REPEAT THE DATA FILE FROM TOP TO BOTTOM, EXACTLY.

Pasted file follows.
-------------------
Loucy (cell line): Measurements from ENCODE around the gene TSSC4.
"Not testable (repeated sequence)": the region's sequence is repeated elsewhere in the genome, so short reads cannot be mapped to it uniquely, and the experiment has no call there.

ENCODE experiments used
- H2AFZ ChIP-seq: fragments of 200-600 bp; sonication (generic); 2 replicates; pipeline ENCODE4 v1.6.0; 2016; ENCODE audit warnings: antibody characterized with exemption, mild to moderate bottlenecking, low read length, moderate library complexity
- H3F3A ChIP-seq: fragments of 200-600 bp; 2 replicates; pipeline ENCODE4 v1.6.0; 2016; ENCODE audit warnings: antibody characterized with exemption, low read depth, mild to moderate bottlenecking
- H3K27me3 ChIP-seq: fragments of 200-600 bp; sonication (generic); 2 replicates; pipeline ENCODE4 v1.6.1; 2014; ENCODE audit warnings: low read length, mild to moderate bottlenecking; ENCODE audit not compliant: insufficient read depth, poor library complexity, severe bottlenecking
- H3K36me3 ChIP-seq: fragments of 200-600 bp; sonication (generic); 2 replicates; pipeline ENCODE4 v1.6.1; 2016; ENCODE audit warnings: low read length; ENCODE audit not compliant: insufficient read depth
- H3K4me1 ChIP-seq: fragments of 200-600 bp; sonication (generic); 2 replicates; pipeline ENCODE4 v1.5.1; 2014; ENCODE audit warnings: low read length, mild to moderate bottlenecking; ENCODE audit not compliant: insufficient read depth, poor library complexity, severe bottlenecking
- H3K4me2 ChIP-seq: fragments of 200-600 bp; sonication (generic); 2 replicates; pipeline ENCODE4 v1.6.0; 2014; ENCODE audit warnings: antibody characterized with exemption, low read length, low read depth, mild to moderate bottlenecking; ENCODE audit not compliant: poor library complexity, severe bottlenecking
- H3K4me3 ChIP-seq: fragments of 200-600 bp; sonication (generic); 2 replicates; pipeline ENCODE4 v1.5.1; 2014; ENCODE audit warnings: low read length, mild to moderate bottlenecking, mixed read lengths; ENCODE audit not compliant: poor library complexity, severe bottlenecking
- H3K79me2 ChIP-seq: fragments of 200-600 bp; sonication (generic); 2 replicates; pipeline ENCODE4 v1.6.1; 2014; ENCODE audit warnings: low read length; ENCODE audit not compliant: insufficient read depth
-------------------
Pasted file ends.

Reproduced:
Loucy (cell line): Measurements from ENCODE around the gene TSSC4.
"Not testable (repeated sequence)": the region's sequence is repeated elsewhere in the genome, so short reads cannot be mapped to it uniquely, and the experiment has no call there.

ENCODE experiments used
- H2AFZ ChIP-seq: fragments of 200-600 bp; sonication (generic); 2 replicates; pipeline ENCODE4 v1.6.0; 2016; ENCODE audit warnings: antibody characterized with exemption, mild to moderate bottlenecking, low read length, moderate library complexity
- H3F3A ChIP-seq: fragments of 200-600 bp; 2 replicates; pipeline ENCODE4 v1.6.0; 2016; ENCODE audit warnings: antibody characterized with exemption, low read depth, mild to moderate bottlenecking
- H3K27me3 ChIP-seq: fragments of 200-600 bp; sonication (generic); 2 replicates; pipeline ENCODE4 v1.6.1; 2014; ENCODE audit warnings: low read length, mild to moderate bottlenecking; ENCODE audit not compliant: insufficient read depth, poor library complexity, severe bottlenecking
- H3K36me3 ChIP-seq: fragments of 200-600 bp; sonication (generic); 2 replicates; pipeline ENCODE4 v1.6.1; 2016; ENCODE audit warnings: low read length; ENCODE audit not compliant: insufficient read depth
- H3K4me1 ChIP-seq: fragments of 200-600 bp; sonication (generic); 2 replicates; pipeline ENCODE4 v1.5.1; 2014; ENCODE audit warnings: low read length, mild to moderate bottlenecking; ENCODE audit not compliant: insufficient read depth, poor library complexity, severe bottlenecking
- H3K4me2 ChIP-seq: fragments of 200-600 bp; sonication (generic); 2 replicates; pipeline ENCODE4 v1.6.0; 2014; ENCODE audit warnings: antibody characterized with exemption, low read length, low read depth, mild to moderate bottlenecking; ENCODE audit not compliant: poor library complexity, severe bottlenecking
- H3K4me3 ChIP-seq: fragments of 200-600 bp; sonication (generic); 2 replicates; pipeline ENCODE4 v1.5.1; 2014; ENCODE audit warnings: low read length, mild to moderate bottlenecking, mixed read lengths; ENCODE audit not compliant: poor library complexity, severe bottlenecking
- H3K79me2 ChIP-seq: fragments of 200-600 bp; sonication (generic); 2 replicates; pipeline ENCODE4 v1.6.1; 2014; ENCODE audit warnings: low read length; ENCODE audit not compliant: insufficient read depth